Alaska Rivers: Gulkana River

Alaska Marine Highway

Alaska's State Flower is the "Forget-Me-Not. Forget me not flowers are very fragrant in the evening and night time, though there is little or no scent in the daytime. They can be annual or perennial plants. Their seeds are found in small, tulip shaped pods along the stem to the flower.

The Gulkana River offers tourists a broad scope of activities, from fishing to picking wild blueberries. The Gulkana is one of the most popular sportfishing rivers in Alaska, providing rich habitat for rainbow trout, arctic grayling, king salmon, red salmon, whitefish, longnose suckers, and lamprey.  A popular river for fisherman and boaters in the summer, this river has also played an important role in the lives of the Ahtna, providing access to subsistence resources throughout history and pre-history.  During winter months the frozen Gulkana River was historically used as an important travel route from the Copper River to the Tangle Lakes and what is now known as the Denali Highway area. 

The river flows through wild country affording views of the Wrangell Mountains. This major recreation river is a 'Wild & Scenic River. The river is also popular with canoeists and river rafters. A float trip down the Gulkana may take 4 or 5 days. The Gulkana system, designated as a wild and scenic in 1980, is one of a handful of Alaska rivers with easy road access at both the put-in and take-out points. Best of all, there are three different routes, the main stem, the middle fork and the west fork, which each offer a variety of whitewater challenges, varying degrees of solitude and generally outstanding fishing.

The Gulkana River is accessed via the Richardson Highway, just north of the town of Glennallen. The Gulkana is known for its excellent grayling fishing and also has respectable runs of both Alaska King (Chinook) salmon and the world famous Copper Red (sockeye) salmon. Rainbow trout are also present in the Gulkana River.

The Main Stem of the Gulkana is one of the most popular multi-day whitewater trips in Alaska, and the reasons are obvious: aside from the easy access and great fishing, it has challenging rapids, clear and relatively warm water, and a wilderness setting. Consequently over 3,600 boaters travel this section every year -- mainly in June through August.

Summer visitors to the Gulkana can therefore expect to have company, particularly on the 8-mile stretch between Sourdough and the confluence of the West Fork, where high-powered jet boats have run of the river. Power boats aren't allowed above this confluence or below Paxson Lake before August 15 of each year, but an increasing number of commercial trips keep a steady flow of rafters drifting downstream, and numerous fishermen hike in at various access points.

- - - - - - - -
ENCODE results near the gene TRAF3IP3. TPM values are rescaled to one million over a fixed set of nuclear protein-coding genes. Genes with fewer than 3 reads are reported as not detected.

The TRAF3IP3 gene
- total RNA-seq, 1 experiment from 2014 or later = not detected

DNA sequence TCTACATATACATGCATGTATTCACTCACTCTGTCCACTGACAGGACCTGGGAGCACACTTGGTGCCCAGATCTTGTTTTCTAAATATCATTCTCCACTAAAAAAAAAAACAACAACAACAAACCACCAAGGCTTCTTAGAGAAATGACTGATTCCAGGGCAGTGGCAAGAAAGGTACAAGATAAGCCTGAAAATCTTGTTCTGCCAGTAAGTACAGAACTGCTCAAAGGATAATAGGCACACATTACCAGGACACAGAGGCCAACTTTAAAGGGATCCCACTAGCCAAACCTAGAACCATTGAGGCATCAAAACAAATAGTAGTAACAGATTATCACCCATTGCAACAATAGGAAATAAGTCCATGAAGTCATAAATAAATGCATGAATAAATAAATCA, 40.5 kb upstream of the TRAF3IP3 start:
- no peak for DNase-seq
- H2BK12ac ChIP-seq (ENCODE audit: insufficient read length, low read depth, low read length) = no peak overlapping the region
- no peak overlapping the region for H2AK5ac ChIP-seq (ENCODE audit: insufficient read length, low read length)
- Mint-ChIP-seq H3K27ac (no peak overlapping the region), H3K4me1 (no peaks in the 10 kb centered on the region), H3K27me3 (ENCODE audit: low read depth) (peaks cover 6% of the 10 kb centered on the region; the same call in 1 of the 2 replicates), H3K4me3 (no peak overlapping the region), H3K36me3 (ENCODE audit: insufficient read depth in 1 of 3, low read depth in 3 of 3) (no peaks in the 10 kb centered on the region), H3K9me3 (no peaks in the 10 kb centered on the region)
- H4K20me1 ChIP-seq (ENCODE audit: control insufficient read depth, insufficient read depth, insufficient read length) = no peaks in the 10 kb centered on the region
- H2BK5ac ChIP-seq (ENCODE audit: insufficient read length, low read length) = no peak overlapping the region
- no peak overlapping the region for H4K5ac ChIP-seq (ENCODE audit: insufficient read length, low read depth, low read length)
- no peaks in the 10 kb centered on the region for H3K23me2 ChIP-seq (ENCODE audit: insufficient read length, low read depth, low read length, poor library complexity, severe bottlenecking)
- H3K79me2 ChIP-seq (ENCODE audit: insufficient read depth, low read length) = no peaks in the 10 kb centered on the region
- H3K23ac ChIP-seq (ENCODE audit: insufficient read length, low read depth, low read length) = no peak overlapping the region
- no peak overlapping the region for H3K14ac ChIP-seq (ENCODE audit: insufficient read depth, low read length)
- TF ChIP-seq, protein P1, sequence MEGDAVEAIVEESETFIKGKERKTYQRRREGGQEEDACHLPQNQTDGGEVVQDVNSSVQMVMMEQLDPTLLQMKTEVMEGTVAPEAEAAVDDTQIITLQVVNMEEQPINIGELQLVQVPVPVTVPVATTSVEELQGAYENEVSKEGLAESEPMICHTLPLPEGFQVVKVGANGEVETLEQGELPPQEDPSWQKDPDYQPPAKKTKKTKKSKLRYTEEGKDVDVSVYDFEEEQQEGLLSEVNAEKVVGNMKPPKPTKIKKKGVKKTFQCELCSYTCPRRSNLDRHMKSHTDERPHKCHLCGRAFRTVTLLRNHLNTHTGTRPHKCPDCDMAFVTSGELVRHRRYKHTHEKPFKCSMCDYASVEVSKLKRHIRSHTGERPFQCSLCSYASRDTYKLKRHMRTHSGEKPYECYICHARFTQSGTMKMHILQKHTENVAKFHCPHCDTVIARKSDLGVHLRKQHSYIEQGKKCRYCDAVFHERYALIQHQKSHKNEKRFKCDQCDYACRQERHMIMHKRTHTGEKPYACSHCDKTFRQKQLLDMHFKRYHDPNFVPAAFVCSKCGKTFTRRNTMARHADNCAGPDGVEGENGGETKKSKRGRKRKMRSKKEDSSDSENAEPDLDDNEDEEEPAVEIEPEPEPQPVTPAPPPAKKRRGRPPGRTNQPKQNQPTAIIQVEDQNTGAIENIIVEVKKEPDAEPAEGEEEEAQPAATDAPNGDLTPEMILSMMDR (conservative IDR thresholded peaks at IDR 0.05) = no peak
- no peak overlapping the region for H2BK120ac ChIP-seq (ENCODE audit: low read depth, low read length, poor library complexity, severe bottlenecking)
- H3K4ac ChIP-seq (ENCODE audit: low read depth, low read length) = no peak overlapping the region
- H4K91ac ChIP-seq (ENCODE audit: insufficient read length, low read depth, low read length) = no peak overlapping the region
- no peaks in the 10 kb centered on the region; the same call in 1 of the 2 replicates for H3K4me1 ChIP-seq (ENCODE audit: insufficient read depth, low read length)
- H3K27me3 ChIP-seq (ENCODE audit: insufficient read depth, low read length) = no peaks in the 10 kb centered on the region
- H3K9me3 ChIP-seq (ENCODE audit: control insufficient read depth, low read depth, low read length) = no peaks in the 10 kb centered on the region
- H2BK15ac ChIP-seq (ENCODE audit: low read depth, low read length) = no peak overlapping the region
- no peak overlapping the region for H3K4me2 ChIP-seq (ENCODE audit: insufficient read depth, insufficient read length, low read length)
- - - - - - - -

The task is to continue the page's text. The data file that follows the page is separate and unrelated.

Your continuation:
The most popular trip on the main stem begins at Paxson Lake and ends at Sourdough Campground, at MP 147.5 on the Richardson Highway. Total distance is about 50 miles and typically involves a four-day float trip.

There are 83 miles of Gulkana River between Paxon Lake and the Richardson Highway bridge. Roads and trails departing the Richardson Highway provide access to portions of the river. Floating the 50 mile stretch from Paxon Lake to Sourdough is the best way to access the upper section of river, but there are also two trails about 7 miles long that provide access to this section as well

The Gulkana River Watershed drains approximately 2,140 square miles of Southcentral Alaska.  The river begins in the Alaska Range near Summit Lake and flows south into the Copper River, eventually draining into Prince William Sound.  Several hundred lakes and ponds are scattered throughout the spruce-dominated forest of the Gulkana River Watershed, providing abundant nesting areas for trumpeter swans and waterfowl.


Gulkana River offer rafting fishing and kayaking

Gulkana River in Alaska

Alaska Rivers:

Alaska has more than 12,000 rivers including the nine major rivers listed below:

Learn more about Alaskan rivers

Colville River Copper River Gulkana River
Kuskokwim River Noatak River Porcupine River
Susitna River Tanana River Yukon River.